Indeed, much of what is most successful and distinctive in Batoni’s work rests at an uncomfortable angle to the requirements, partial and purblind as these inevitably are, of our own age. The sort of critic, for instance, who wishes to be ‘challenged’ by the repetition of what he believes to be absolute and unarguable truths — that privilege, wealth, war and established religion are all bad — will not gravitate naturally towards Batoni. That sort of critic may well struggle to grasp the simplest of Batoni’s classical or Biblical allusions, just as he may fail to understand, having lingered too long amidst the coarser emanations of our contemporary culture, what an eighteenth century consciousness could possibly find to admire in qualities such as ‘meekness’ or ‘purity of heart‘. Like all of us, he will see these paintings through the lenses of his own preconceptions, but the nature of those preconceptions will blind him to everything that is best in Batoni, while highlighting all that doesn’t quite work, or jars, or simply seems too difficult. So for some observers, Batoni will always remain a minor figure encapsulating much that they despise and much more that they simply fail to understand. No exhibition, I think, could have been fair to Batoni yet at the same time changed all that.
Lost loves, lost selves
All of which brings us, however gradually and circuitously, back to Charles Compton, 7th Earl of Northampton, and his portrait in the Fitzwilliam — a work, I am happy to report, that turns up in the present exhibition. What was it like, encountering him again after all these years? The atmosphere was not working in favour of our reunion. As implied above, the exhibition space in the Sainsbury Wing wholly lacks both the grandeur and the good light of the relevant gallery in the Fitzwilliam. The room was rather crowded (reports of the show’s relative unpopularity thus turning out to be as unreliable as much else of what the Guardian has printed about it) while the buzz of conversation, the hissing flutter of other people’s audioguides and the odd irrelevant peal of a mobile ‘phone casually destroyed that silence we’d once so happily shared.
And yet, for all of that, I was glad to see Charles Compton again. The intervening decades have changed me, of course — Cambridge seems very far away now, the half-formed self that used to stand in front of Charles Compton’s portrait further still — but then they’ve also changed my reading of Batoni’s portrait. For one thing, now that I’m well into my 40s, Charles Compton’s 26 years now seem, even by the tough and bruising standards of eighteenth century demography, a heartbreakingly short measure. Only now do I really understand, for all the titles and robes and classical allusions, how very young he was, and only now do I see how Batoni’s portrait hints at both the infinite unchecked enthusiasms and the rather innocent tendency to strike attitudes which are so often characteristic of youth, not least in Cambridge — although Batoni being the sort of painter he was, whatever hinting is taking place is done very respectfully indeed.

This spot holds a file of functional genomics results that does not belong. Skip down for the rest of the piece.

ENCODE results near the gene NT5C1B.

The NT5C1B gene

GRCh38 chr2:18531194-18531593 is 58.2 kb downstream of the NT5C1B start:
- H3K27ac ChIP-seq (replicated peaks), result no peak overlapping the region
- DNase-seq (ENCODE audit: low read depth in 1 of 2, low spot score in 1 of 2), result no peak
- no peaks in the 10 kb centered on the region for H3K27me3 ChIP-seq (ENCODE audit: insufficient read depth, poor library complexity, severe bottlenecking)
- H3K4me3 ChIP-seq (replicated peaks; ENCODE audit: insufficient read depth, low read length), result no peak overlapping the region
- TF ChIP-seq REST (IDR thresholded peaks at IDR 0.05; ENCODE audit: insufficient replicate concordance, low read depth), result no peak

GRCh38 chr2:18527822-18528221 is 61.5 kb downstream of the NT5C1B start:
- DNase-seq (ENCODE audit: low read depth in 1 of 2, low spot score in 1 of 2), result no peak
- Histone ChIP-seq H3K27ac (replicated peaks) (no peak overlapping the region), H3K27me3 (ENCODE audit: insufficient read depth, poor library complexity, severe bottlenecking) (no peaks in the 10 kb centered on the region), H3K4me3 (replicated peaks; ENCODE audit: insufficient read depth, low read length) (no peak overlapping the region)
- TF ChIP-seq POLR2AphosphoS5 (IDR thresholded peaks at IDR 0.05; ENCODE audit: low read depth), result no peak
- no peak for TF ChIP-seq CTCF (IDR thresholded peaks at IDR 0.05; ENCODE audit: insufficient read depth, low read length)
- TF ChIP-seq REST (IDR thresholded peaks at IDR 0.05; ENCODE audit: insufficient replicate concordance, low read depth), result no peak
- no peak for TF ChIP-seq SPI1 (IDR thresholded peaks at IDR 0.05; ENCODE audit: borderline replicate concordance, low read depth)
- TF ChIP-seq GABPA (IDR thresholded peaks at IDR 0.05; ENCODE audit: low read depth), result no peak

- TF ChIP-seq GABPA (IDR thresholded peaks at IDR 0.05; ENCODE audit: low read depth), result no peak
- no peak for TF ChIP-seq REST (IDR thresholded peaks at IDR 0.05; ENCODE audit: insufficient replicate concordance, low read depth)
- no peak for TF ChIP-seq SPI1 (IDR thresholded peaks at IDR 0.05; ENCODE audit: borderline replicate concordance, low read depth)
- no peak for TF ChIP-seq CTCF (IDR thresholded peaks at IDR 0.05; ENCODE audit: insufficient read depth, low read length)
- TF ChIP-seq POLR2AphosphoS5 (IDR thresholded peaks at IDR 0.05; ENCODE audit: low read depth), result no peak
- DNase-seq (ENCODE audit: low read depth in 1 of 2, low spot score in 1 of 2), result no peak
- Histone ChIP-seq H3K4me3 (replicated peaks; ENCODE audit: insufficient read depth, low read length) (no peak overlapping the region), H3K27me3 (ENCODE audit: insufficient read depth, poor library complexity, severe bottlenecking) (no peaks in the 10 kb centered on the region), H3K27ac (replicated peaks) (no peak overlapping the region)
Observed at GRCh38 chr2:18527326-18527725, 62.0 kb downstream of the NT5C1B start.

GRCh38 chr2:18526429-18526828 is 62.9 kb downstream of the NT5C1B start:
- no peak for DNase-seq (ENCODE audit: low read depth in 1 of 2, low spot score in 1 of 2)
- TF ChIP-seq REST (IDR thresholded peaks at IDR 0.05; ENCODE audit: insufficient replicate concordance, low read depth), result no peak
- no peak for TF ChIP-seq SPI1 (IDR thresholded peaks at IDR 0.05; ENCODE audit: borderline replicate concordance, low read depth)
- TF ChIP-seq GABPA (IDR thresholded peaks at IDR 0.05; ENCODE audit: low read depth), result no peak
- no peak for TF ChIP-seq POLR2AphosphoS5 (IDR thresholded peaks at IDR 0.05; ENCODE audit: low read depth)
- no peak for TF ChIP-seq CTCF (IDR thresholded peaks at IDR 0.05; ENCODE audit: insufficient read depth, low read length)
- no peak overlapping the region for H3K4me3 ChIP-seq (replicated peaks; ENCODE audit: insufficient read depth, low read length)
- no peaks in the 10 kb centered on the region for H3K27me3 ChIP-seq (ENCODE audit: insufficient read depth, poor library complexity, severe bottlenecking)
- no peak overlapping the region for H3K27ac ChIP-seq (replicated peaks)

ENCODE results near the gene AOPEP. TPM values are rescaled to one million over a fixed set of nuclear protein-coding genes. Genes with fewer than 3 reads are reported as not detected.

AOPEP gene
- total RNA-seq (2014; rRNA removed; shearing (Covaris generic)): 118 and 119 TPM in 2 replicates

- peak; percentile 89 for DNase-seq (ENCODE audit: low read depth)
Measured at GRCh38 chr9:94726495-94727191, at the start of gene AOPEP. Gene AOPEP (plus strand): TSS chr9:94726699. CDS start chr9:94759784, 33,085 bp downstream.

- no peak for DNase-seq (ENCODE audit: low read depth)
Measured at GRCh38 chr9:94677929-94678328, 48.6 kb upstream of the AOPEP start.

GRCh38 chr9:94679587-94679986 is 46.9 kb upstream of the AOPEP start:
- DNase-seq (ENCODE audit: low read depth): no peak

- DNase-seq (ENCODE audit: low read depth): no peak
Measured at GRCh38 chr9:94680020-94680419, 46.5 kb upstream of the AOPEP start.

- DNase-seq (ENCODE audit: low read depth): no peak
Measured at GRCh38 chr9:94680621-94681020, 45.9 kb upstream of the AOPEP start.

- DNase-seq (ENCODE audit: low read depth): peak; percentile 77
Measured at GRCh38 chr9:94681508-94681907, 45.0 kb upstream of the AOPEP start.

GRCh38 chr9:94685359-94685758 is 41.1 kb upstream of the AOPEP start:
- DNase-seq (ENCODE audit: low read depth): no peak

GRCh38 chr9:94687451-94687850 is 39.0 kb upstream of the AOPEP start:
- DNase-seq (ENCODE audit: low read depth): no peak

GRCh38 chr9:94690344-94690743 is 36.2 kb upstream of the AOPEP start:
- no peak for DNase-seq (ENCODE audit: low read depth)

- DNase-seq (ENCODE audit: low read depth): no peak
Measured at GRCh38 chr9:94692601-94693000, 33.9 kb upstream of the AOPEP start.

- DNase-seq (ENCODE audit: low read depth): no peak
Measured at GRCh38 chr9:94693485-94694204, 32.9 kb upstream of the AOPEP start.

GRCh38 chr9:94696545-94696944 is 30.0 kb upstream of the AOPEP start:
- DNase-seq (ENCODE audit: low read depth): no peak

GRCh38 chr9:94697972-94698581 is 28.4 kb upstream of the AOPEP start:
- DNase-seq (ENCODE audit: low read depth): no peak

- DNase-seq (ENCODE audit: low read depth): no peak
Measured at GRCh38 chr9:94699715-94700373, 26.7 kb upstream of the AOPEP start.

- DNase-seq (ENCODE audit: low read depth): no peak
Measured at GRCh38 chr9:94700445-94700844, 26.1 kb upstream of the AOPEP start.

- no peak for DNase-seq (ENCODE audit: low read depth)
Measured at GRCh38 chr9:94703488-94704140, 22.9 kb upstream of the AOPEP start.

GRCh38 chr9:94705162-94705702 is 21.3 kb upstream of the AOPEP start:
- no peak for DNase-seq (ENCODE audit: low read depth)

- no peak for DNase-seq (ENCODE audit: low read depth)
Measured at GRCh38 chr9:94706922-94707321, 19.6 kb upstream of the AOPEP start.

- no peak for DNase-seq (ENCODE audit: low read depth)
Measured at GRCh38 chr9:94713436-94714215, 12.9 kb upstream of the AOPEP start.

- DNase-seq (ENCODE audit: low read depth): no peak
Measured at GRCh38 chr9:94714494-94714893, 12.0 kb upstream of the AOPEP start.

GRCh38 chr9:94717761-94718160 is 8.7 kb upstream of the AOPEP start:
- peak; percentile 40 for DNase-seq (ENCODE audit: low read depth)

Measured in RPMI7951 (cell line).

But then, the present exhibition has also played a part in changing how I see Charles Compton — as have other exhibitions, probably hundreds down the years, not least the brilliant if maddening Citizens and Kings. To some extent, by placing him so firmly back amongst an art-historical context, these exhibitions have rescued his portrait from my own immediate past, from my own network of associations. They have given him a range of contemporary associations and resonances to replace whatever daydreams I once spun away at his feet. And if the thought of the specific cultural matrices that first enclosed these pictures still stirs me more, however dimly I might understand it, than the timeless manipulations of shape, form, line and colour — well, at least I now recognise both that that parallel universe of formal quality exists, and that it has merit. In other words, if I have now come to the conclusion that Batoni actually is, as this exhibition insists, a significant artist — perhaps even a great one — what I mean by those words today is something very different from what I would have meant by them twenty years ago.
Yet for all of that, standing once again before Batoni’s portrait of Charles Compton — and recalling, in the rancorously nagging way one cannot always avoid at moments like that, the rather grudging reviews this particular exhibition had received — it occurred to me that one thing really hasn’t changed in all those years. For although art galleries may no longer offer the literal refuge from insistent communication, enforced sociability and headachey mundane distraction that they once did — as the inscrutable purr of an incoming text-message is quick to remind me — I suppose that when I seek out art these days, I still do so largely in pursuit of an imaginative refuge from immediate reality.
My taste has, thank heaven, broadened a lot since university. Titian, Palmer, Rubens, Twombly, Pollock, Poussin, Turner, Bomberg, Van Dyck, Van Eyck, even Manet and Degas: all these painters, and hundreds more, now matter at least a little to me. But for all their differences, they matter mostly because — as Batoni’s portrait of Charles Compton once did and still does — their work seems sometimes to open a window on another time and place, in a form of communication all the more welcome for its subjective, thoughtful, non-coercive nature. At the times — and there have been a few of them over the years — when art has had nothing to say to me, the failure occurred because reality was simply too insistent in its demands, drowning out with its raucous unpleasantness whatever art might have offered by way of alternative. (Either that, or the ‘art’ was even more improbably ugly than the reality, which is really saying something.)
Antiquarian? Escapist? Not the sort of thing real critics do? Almost certainly so — no wonder I like Batoni. All the same, it was genuinely a pleasure to catch Charles Compton’s eye again, and to remember how the light glances off his greyhound’s smooth flank, and to move back through the years, as effortlessly as a strand of red silk slipping through that casually half-opened, long-fingered hand.
(Pompeo Batoni 1708-1787 runs from 20 February – 18 May 2008 at the National Gallery, London. It previously appeared at the Museum of Fine Arts in Houston, Texas, USA.)